Debating with friends in email about whether or not there can be empirical evidence of God. I suggested there are varying views about what an empirical perception is, and how it can be limited or not. Philosophers like Jacob Needleman argued for reasonable empirical experience of God. If you increase consciousness through inner work, you can have the same experience — so then it becomes ‘replicable experience’. (Instruction does not involve prayer or hallucinogenic drugs.)

He has a book called What is God? that explains. And for example if every night you get a phone call from a correspondent, Joe, whom no one you know has met, and he’s a really wild interesting guy on the phone and you tell them about it but they see no other evidence of Joe, after some years they perhaps suspect you’re making him up. So your experience isn’t at that moment duplicatable to others.

But you are absolutely certain Joe exists, not only because of the phone calls but because of the content of the phone calls, his voice, the consistency of information and so on despite some mystery about him. (Joe gives no last name and no address. etc) . You are not going to say, “Maybe Joe doesn’t really exist.” You can claim, “Oh he may be a computer program or something.” But actually you get a “sense of verisimilitude” from many conversations with Joe that make him clearly a real person. So even if it’s not replicable for others, you’re convinced he’s real. But others can have the Joe experience if they follow instructions. They must come to your house at a definite time and listen on the speaker phone, and this must happen many times before he’ll take their number and call them too and before they are convinced he’s real…

Sophisticated models of a higher consciousness investing the universe, which some call God, do not describe a being that is omnipotent. Compared to us, it’s perhaps omniscient, everything being relative. If you insist that by definition God must be omnipotent, the creator of the universe, your judge in the afterlife, etc, then no sophisticated thinker believes that God exists. But a supernal higher intelligence that is benevolent but not able to help us in everything exists, according to this more sophisticated model.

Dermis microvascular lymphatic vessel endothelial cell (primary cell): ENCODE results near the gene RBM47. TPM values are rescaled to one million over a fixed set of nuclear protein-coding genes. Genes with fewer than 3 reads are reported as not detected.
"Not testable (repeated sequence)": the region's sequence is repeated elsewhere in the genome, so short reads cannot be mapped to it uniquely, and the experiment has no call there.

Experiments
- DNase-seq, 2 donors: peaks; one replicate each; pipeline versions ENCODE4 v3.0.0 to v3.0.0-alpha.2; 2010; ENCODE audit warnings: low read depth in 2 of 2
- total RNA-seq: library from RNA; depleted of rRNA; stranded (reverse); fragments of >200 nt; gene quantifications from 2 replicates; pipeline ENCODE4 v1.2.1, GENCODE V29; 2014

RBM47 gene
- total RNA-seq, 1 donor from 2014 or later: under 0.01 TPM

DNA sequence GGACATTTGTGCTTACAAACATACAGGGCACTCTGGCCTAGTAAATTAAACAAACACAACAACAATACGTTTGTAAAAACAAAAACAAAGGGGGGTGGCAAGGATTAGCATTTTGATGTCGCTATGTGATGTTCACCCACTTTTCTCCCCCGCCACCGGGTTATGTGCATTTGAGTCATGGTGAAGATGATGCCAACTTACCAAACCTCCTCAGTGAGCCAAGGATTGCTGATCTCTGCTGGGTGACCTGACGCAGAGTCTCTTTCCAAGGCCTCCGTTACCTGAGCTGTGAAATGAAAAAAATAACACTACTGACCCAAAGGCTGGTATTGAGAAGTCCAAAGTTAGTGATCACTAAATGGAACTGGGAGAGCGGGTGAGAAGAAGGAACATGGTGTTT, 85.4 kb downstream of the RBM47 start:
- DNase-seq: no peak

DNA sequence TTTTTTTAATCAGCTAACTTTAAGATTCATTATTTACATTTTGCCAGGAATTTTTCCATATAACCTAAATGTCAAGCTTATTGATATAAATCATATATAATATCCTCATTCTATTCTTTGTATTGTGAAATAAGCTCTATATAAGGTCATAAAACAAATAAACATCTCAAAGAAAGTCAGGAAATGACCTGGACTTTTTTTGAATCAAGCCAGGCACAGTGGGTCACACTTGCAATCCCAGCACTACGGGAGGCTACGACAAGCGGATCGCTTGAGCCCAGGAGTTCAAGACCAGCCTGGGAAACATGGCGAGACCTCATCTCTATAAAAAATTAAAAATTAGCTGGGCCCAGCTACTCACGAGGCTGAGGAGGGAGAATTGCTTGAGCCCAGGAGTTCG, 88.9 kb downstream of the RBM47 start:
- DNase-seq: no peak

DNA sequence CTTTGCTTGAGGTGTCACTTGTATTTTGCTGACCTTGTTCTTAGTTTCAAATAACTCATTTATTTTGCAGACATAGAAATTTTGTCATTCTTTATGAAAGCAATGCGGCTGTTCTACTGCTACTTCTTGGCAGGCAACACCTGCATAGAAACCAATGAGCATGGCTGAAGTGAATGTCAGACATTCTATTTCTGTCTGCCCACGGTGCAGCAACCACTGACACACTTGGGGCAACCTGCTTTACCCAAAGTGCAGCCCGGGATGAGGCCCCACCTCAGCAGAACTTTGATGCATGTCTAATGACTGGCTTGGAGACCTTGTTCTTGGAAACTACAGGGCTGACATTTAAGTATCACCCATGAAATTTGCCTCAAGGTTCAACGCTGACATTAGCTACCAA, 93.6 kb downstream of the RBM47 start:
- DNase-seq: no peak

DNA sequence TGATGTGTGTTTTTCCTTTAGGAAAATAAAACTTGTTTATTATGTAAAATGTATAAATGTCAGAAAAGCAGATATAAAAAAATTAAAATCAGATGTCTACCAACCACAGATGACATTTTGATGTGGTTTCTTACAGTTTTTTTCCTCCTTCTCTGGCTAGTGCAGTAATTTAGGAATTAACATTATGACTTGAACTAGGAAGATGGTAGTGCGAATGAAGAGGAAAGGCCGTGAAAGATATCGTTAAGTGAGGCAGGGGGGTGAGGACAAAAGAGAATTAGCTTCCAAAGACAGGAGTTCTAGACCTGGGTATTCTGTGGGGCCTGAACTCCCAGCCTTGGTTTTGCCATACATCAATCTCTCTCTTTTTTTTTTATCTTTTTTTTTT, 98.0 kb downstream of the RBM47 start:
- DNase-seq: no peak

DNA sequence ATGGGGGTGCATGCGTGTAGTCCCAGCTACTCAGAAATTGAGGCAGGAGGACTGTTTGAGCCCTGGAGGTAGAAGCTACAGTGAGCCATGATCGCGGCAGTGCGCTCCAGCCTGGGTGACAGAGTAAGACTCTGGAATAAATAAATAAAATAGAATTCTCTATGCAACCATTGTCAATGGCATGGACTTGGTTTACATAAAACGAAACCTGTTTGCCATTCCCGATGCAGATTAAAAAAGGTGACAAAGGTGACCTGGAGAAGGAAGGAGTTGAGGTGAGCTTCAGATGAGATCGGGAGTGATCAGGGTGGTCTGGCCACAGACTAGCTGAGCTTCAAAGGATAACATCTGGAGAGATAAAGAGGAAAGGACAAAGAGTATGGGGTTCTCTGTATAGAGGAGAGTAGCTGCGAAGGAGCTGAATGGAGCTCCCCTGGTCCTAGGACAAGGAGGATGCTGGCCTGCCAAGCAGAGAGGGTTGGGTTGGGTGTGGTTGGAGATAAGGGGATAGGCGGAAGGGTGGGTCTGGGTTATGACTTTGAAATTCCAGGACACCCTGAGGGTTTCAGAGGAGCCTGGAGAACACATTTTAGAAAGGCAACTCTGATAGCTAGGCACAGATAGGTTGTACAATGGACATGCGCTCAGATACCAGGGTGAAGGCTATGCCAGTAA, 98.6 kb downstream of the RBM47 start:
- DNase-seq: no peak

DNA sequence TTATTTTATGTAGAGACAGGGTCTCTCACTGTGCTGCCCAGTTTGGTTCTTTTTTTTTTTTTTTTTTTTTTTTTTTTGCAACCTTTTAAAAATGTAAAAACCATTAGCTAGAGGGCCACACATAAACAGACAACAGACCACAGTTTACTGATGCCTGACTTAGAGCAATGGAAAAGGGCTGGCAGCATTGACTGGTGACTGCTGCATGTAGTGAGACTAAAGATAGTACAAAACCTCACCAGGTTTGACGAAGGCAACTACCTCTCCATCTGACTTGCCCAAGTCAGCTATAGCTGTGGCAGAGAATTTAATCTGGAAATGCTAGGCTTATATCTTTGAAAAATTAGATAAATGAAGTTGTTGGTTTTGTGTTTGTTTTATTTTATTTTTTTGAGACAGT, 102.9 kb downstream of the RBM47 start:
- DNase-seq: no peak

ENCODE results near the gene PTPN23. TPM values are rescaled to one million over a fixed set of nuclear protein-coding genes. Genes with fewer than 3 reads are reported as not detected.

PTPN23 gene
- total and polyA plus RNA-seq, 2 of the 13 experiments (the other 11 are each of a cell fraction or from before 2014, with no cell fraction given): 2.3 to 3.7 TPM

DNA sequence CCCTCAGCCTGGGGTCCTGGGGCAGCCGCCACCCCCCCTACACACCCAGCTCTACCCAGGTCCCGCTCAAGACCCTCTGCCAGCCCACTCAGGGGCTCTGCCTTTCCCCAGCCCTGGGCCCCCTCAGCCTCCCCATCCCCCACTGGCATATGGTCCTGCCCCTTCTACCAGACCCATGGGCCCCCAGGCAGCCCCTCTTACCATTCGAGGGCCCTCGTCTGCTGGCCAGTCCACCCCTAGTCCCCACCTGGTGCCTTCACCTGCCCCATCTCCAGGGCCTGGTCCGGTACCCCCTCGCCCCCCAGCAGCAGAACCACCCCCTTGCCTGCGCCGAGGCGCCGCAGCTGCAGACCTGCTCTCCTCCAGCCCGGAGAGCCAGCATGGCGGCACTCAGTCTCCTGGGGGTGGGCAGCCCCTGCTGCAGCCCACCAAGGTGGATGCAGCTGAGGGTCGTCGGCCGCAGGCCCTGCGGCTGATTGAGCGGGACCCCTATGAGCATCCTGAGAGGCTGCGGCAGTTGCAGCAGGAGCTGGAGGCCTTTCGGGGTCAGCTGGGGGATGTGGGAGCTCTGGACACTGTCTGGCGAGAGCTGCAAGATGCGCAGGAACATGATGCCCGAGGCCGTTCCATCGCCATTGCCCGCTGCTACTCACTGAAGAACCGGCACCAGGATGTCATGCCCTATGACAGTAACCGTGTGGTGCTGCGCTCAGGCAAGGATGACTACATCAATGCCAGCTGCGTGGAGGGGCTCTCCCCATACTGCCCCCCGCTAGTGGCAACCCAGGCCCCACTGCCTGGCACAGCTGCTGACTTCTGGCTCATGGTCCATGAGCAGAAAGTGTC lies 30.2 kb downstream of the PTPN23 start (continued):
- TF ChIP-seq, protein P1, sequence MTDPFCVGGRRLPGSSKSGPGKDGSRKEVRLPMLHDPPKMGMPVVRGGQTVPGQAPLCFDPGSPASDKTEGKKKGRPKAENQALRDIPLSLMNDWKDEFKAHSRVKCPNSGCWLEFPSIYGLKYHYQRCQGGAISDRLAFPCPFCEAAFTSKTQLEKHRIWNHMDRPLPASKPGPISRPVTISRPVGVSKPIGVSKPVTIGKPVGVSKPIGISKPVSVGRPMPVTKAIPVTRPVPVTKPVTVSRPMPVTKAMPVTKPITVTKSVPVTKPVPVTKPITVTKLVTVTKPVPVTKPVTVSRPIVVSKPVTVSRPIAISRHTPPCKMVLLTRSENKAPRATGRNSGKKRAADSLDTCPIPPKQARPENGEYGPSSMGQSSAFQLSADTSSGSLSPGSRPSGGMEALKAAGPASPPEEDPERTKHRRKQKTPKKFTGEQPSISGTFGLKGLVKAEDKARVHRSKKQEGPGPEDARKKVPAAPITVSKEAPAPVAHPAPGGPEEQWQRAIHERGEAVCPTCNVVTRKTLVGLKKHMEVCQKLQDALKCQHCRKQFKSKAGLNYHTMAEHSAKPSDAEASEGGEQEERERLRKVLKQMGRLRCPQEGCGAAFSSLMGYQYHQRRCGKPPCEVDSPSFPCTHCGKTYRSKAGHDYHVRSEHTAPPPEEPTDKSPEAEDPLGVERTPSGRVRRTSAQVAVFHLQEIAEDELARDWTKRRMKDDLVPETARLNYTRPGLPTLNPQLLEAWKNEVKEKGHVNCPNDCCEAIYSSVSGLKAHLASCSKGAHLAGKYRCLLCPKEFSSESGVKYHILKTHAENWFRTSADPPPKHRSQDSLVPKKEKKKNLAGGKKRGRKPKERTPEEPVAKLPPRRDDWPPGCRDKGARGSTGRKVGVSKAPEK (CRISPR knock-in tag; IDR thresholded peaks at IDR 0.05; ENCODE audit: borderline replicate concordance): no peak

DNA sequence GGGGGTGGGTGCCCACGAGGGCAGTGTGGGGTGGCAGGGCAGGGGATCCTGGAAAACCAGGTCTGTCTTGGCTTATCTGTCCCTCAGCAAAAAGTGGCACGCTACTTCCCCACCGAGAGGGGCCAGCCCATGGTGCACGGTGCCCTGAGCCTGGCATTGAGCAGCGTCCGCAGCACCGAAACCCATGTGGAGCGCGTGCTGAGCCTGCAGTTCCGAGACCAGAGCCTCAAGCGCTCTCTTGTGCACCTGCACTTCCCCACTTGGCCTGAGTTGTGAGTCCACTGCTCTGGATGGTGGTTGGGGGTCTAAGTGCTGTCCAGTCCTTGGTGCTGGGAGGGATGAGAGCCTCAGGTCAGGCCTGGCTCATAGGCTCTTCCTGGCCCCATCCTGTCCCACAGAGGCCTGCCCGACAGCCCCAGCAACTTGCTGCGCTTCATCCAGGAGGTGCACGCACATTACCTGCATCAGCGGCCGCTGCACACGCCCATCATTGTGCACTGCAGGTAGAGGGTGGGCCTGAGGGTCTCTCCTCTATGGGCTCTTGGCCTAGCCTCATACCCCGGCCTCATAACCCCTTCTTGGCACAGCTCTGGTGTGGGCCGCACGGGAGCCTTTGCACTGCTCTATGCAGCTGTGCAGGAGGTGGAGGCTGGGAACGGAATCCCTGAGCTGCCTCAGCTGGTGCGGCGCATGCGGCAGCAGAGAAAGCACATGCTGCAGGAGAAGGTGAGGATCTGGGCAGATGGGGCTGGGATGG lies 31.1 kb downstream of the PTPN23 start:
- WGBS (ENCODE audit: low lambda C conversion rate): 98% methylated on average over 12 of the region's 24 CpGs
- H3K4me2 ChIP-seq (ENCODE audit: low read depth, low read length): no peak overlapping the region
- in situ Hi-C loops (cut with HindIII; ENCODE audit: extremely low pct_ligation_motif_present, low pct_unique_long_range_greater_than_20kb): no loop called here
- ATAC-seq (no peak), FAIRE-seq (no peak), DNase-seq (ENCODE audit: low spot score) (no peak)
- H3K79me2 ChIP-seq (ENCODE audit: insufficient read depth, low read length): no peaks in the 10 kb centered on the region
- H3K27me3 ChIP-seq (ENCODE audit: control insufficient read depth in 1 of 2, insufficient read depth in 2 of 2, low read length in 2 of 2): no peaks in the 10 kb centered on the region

From personal experience I’m convinced that there is a consciousness that exists outside individualized physical organisms, outside physical brains, which is essentially ubiquitous. I believe we have a connection to it, we’re sort of like waves on its sea, and temporarily “separate” as waves on the surface seem (in some respects) to be. I think there are evolved consciousnesses within this supernal consciousness, which are intermediate between us and it. I believe this conscious is not omnipotent and has severe limitations but it is possible to interact with it with some benefit to oneself. I have no good name for it.

Once there was an eskimo.About four hundred years ago. This eskimo was out in his kayak and got swept out to sea in a storm. He was then caught in a powerful current. Injured and without his paddles now, he drifted helplessly south. he lived on rainwater and two small fish. He was within a few breaths of dead when he was picked up, weeks later, by Islanders in the warm pacific. They took him in, saved his life, and taught him their language. he told them about a place he’d come from, where water in the cold turns to white stuff you can walk on like sand. Called ‘snow’. He described fantastic mountains of water that keep their shape, called icebergs. The islanders had never been so far north, had never seen any such thing, and assumed he was crazy. he said, “No see, if you go in your canoes with me, up north, eventually I can show you this place. But it’s a long long journey and hard to get there.” They said, “Don’t be ridiculous. Why would we believe such a thing exists. You’re mad.” He got quite angry and frustrated and told them they were small minded fools. So they figured he was cursed and they killed him and ate him at a feasting party. The end.

The relevance of that story, here? Sometimes you have to go where a remarkable thing is, to confirm that it’s really there.

There’s an inner journey, and it takes time and effort, but it does get you there.



John Shirley

Author of numerous novels, including Demons, City Come A-Walkin’, Stormland and the A Song Called Youth Cyberpunk trilogy. Winner of the Bram Stoker Award.